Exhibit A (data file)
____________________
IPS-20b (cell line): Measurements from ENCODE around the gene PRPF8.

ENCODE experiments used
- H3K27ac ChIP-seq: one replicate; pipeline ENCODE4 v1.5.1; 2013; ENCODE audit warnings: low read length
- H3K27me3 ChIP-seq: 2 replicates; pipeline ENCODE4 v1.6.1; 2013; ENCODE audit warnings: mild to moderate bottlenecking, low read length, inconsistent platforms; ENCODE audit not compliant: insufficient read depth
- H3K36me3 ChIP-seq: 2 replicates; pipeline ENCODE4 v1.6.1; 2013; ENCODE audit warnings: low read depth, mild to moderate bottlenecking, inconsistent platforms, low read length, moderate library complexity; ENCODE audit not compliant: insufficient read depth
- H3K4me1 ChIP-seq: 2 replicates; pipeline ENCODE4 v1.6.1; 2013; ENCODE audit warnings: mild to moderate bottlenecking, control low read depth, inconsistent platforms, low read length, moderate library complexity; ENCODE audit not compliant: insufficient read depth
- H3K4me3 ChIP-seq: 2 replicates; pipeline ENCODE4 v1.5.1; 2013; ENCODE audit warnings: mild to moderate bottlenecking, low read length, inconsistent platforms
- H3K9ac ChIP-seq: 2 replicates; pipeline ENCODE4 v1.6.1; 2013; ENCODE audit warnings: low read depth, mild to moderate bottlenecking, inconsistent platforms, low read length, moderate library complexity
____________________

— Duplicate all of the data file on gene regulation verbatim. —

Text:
IPS-20b (cell line): Measurements from ENCODE around the gene PRPF8.

ENCODE experiments used
- H3K27ac ChIP-seq: one replicate; pipeline ENCODE4 v1.5.1; 2013; ENCODE audit warnings: low read length
- H3K27me3 ChIP-seq: 2 replicates; pipeline ENCODE4 v1.6.1; 2013; ENCODE audit warnings: mild to moderate bottlenecking, low read length, inconsistent platforms; ENCODE audit not compliant: insufficient read depth
- H3K36me3 ChIP-seq: 2 replicates; pipeline ENCODE4 v1.6.1; 2013; ENCODE audit warnings: low read depth, mild to moderate bottlenecking, inconsistent platforms, low read length, moderate library complexity; ENCODE audit not compliant: insufficient read depth
- H3K4me1 ChIP-seq: 2 replicates; pipeline ENCODE4 v1.6.1; 2013; ENCODE audit warnings: mild to moderate bottlenecking, control low read depth, inconsistent platforms, low read length, moderate library complexity; ENCODE audit not compliant: insufficient read depth
- H3K4me3 ChIP-seq: 2 replicates; pipeline ENCODE4 v1.5.1; 2013; ENCODE audit warnings: mild to moderate bottlenecking, low read length, inconsistent platforms
- H3K9ac ChIP-seq: 2 replicates; pipeline ENCODE4 v1.6.1; 2013; ENCODE audit warnings: low read depth, mild to moderate bottlenecking, inconsistent platforms, low read length, moderate library complexity